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  • Writer's pictureNara Loca

Turning Waste Into Money

Updated: Jun 17, 2020

A world without plastic is almost unimaginable. It’s everywhere, surrounding us at every waking moment, literally spinning the world around, in all its versatility. But where does it all go when we no longer find a use for it? How do we stop ourselves from drowning in a sea of garbage? One innovative UK company might hold all the answers.

They might seem like small, everyday-life moments, trivial in their ordinariness. But the truth is, each time you go shopping, eat a pot of yoghurt or buy a bottle of water for your next hike, you are inexplicably a part of one of the trickiest environmental problems of our age; the generation and consumption of plastic waste.

In the UK alone, more than 5 million tonnes of plastic are consumed each year, of which an estimated mere 24% makes it into recycling systems. That leaves a remaining 3.8 million tonnes of waste, destined for landfills. But unlike other, organic waste material, plastic waste does not readily decompose or break down. Even so-called biodegradable plastic needs specific conditions, such as pro-longed sunlight exposure in order to break down, something landfills are not abundant with. So each year, all those millions of tonnes of plastic waste will just continue to accumulate, contributing nothing but causing untold harm to the environment. That’s not even mentioning all the waste that doesn’t make it into landfill, but instead finds its way into our waterways, oceans and woods. Just take a look around you the next time you take a train journey or go for a walk and see just how much plastic waste you will spot lying around, being a hazard to humans and wildlife alike. Plastic bags get mistaken for food by marine life, trap birds and even the plastic that does break up finds its way into the food chain as fish consumes it. Chemicals used to manufacture the materials are released into eco-systems and eventually gets consumed by humans. Reports have found trace levels of chemicals derived from plastics in 95% of adult Americans.

At the end of 2015, the warmest year on record, the world’s great leaders and thinkers gathered in Paris for the 21st climate conference. Their goals were to try to come up with a solution to our warming planet and curbing climate change in order to safeguard our future. But what about the problems that are already here?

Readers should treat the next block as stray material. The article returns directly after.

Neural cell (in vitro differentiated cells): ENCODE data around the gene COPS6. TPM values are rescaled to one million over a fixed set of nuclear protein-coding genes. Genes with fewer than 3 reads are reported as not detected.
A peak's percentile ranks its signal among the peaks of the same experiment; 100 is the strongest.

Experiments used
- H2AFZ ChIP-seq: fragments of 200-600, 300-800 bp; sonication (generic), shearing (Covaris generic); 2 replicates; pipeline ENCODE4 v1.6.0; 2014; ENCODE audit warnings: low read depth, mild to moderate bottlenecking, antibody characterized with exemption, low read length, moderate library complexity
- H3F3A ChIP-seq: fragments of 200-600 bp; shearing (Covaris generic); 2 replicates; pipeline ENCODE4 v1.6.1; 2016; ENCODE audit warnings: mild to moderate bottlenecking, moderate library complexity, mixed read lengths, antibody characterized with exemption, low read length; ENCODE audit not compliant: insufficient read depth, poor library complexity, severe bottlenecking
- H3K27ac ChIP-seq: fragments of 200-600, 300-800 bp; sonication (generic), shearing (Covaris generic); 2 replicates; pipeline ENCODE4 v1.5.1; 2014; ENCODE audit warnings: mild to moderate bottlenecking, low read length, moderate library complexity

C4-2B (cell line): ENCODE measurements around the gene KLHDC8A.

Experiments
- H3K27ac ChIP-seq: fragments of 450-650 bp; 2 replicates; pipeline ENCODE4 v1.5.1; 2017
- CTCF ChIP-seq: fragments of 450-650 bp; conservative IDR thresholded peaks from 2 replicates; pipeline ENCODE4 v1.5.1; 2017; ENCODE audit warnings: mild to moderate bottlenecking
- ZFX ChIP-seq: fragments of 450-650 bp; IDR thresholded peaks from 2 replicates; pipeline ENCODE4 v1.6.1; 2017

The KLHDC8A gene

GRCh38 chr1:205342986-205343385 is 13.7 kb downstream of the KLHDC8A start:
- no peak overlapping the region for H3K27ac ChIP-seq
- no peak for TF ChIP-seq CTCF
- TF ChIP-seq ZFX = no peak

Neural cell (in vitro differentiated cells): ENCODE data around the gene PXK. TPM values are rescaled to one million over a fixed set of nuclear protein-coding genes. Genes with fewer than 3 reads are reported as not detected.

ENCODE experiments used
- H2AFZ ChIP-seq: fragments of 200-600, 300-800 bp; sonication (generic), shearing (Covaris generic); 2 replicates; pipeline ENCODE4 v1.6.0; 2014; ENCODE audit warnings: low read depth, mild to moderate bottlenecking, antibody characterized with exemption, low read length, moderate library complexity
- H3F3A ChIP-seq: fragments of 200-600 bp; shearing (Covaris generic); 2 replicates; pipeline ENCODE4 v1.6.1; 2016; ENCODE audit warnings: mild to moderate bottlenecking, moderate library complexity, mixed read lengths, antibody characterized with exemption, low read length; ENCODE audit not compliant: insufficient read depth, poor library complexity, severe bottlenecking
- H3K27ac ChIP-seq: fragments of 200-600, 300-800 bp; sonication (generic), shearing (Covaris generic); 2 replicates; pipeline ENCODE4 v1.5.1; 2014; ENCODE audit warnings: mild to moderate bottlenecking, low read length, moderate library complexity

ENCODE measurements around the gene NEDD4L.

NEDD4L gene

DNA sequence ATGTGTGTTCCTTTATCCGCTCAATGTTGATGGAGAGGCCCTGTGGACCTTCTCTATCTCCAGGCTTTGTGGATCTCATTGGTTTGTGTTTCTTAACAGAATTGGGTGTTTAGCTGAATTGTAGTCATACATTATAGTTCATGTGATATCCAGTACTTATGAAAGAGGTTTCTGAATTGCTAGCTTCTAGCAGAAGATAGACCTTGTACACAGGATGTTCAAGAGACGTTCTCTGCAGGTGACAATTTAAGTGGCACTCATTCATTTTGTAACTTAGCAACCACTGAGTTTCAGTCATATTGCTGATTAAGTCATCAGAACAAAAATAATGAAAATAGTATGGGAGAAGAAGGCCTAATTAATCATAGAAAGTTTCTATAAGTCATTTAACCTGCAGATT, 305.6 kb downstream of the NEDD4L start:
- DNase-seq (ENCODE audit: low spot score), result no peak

Fully synthetic plastic as a material has been around for almost a century, though mass production did not start until after World War II. But considering that even just a small thing such as a plastic bottle takes an average of 450 years to decompose, that is an awful lot of plastic we have lying around that won’t disappear even by the time our great-grandchildren have passed away. So what then is the answer to this unequal equation? Well, if we can’t get rid of the plastic already in existence then the simple answer is; recycling.

In fact, waste material has seen a turn-around in economic attitude and has gone from being merely ‘rubbish’ to becoming considered as a resource. Waste export now plays a major role in the British economy, with trade being conducted with over one hundred countries across the globe. But instead of shipping our waste overseas, companies like Nara Loca Abadi are showing us the potential for domestic use of this abundantly available resource.

The enterprise was founded with a clear wish to make use of a resource readily available but deemed as problematic, and turn it into something useful. Such innovative ideas seem like the tip of a much-needed iceberg of ideas needed for a sustainable, and greener future. Plastic waste might be here to stay, but that doesn’t mean we need to continue allowing it to pollute our oceans and jeopardize our health. It just means we need to look at the world a little differently. is a recycled plastic specialist that concerned about the earth and environment by promoting the use of recycled PET flakes, recycled PET, recycled PP & HDPE granules to various plastic and polyester manufacturers.

#CreatingNewLife #Recycled #Polyester #RecycledPET #RecycledPolyester #Polyester

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